Midwives and doulas: their relationship and roles when giving birthJuly 14, 2014
Some women choose a midwife as an alternative to an obstetrician during pregnancy and childbirth. In addition, some women may also decide to have a doula involved during both the pregnancy and labor. If you are considering becoming a midwife, it is important to understand the role that both professionals have and how they can work together to help both mom and baby have a safe experience.
The role of a midwife
A midwife is a trained healthcare professional who provides care from preconception through pregnancy and also during the post-partum period. For example, midwives may run prenatal tests and perform gynecological exams. They may also prescribe medication and supplements before conception or during pregnancy. Educating patients is also part of the job of a midwife, such as providing advice on staying healthy during pregnancy. Midwives also monitor both mom and baby during labor and assist with the birth.
How a doula fits in
A doula does not have the same training as a certified midwife. Although training may vary, doulas are not required to have a medical background. The role of a doula when a woman is giving birth is to provide physical and emotional support. Additionally, support before birth may include helping a woman develop a birth plan.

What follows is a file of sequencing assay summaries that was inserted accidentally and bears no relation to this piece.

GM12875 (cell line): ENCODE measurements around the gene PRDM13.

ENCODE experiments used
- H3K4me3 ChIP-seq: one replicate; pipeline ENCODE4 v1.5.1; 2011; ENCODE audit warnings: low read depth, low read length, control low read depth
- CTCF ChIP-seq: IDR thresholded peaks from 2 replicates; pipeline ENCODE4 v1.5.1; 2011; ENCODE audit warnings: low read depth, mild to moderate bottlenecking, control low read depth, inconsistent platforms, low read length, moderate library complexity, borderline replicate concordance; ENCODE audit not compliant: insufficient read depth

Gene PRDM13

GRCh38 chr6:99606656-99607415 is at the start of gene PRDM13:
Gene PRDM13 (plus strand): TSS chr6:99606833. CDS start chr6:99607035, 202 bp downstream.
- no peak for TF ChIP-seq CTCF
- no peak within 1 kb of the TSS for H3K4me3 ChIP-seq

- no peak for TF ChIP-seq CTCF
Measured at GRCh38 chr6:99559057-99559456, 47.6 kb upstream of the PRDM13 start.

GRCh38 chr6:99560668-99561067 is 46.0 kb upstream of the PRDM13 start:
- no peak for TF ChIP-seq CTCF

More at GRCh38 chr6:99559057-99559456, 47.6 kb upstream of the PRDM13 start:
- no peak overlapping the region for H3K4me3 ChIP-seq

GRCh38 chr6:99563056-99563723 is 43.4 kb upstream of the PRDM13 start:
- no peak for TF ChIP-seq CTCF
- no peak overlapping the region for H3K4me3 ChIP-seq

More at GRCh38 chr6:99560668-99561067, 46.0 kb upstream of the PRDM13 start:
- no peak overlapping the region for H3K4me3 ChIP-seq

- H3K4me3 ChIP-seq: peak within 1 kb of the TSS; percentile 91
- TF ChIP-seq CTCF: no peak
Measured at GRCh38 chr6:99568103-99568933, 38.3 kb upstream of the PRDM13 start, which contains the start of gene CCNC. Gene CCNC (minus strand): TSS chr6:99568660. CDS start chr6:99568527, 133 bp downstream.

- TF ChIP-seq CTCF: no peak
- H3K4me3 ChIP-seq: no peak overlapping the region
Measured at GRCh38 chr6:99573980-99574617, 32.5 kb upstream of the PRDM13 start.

During childbirth, doulas often use various techniques and tools to help a woman manage stress and pain during labor. Techniques may include massage, deep breathing and visualization. Doulas may advise women on birthing positions and make suggestions during labor to facilitate the process. Doulas are not only concerned with easing pain, but also help women and their partners stay calm and feel supported during labor.
The roles of a certified midwife and a doula during both pregnancy and childbirth are different. A midwife’s responsibility during childbirth is monitoring the health and safety of mom and baby, while a dula offers support during the process, but not medical care or interventions. Although their training and roles are different, midwives and doulas can work well together during labor and complement each other.
For instance, midwives may not always be focused on the emotional or physical comfort of a woman during labor. There may be times during the course of labor when a midwife’s attention needs to be focused on the mother’s or baby’s safety. During this time, a doula would continue to concentrate on the emotional and physical comfort of a woman. Feeling emotionally supported and dealing with pain can help the birthing process go smoother.
During some stages of labor, such as pushing, intense physical pain can make a woman feel out of control. If a woman is able to relax and find ways to deal with pain she may be more effective pushing, which can make childbirth go faster. A doula may also suggest positions, which facilitate the birth and make the process go more smoothly. With both a doula and midwife, a woman may continue to feel supported even during times when a midwife’s attention is more clinically focused.